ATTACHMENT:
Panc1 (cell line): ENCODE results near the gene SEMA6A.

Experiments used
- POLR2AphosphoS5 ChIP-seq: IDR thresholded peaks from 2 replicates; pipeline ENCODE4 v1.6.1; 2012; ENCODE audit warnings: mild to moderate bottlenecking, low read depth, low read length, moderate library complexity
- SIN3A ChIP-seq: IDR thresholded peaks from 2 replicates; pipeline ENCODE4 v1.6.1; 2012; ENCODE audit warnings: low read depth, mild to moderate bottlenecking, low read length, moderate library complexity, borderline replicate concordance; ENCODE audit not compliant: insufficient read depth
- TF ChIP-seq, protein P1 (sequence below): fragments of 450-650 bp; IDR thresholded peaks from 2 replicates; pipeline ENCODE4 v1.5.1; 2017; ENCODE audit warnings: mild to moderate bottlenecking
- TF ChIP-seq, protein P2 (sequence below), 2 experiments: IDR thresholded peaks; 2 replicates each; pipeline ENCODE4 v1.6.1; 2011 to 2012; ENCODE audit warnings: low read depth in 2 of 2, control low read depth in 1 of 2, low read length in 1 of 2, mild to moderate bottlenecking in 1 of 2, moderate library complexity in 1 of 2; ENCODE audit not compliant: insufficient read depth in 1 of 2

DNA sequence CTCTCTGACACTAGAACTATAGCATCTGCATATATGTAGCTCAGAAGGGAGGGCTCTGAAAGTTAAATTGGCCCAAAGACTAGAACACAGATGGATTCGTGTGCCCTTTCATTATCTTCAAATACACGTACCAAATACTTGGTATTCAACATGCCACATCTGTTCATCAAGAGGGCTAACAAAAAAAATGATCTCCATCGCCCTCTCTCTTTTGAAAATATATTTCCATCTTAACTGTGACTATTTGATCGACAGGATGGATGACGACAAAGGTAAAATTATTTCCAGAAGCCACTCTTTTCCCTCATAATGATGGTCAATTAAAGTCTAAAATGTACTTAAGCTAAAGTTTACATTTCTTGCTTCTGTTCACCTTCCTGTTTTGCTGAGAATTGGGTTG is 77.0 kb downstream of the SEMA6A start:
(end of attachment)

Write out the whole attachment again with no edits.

Panc1 (cell line): ENCODE results near the gene SEMA6A.

Experiments used
- POLR2AphosphoS5 ChIP-seq: IDR thresholded peaks from 2 replicates; pipeline ENCODE4 v1.6.1; 2012; ENCODE audit warnings: mild to moderate bottlenecking, low read depth, low read length, moderate library complexity
- SIN3A ChIP-seq: IDR thresholded peaks from 2 replicates; pipeline ENCODE4 v1.6.1; 2012; ENCODE audit warnings: low read depth, mild to moderate bottlenecking, low read length, moderate library complexity, borderline replicate concordance; ENCODE audit not compliant: insufficient read depth
- TF ChIP-seq, protein P1 (sequence below): fragments of 450-650 bp; IDR thresholded peaks from 2 replicates; pipeline ENCODE4 v1.5.1; 2017; ENCODE audit warnings: mild to moderate bottlenecking
- TF ChIP-seq, protein P2 (sequence below), 2 experiments: IDR thresholded peaks; 2 replicates each; pipeline ENCODE4 v1.6.1; 2011 to 2012; ENCODE audit warnings: low read depth in 2 of 2, control low read depth in 1 of 2, low read length in 1 of 2, mild to moderate bottlenecking in 1 of 2, moderate library complexity in 1 of 2; ENCODE audit not compliant: insufficient read depth in 1 of 2

DNA sequence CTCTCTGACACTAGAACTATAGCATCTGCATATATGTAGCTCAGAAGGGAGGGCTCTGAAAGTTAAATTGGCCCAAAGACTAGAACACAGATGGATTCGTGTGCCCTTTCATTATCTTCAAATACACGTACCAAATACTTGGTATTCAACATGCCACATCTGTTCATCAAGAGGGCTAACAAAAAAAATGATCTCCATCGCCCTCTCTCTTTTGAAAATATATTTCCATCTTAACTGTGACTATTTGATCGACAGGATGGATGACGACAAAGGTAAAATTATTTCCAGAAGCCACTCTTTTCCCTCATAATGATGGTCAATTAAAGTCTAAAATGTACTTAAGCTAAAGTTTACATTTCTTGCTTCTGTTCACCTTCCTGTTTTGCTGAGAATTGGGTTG is 77.0 kb downstream of the SEMA6A start: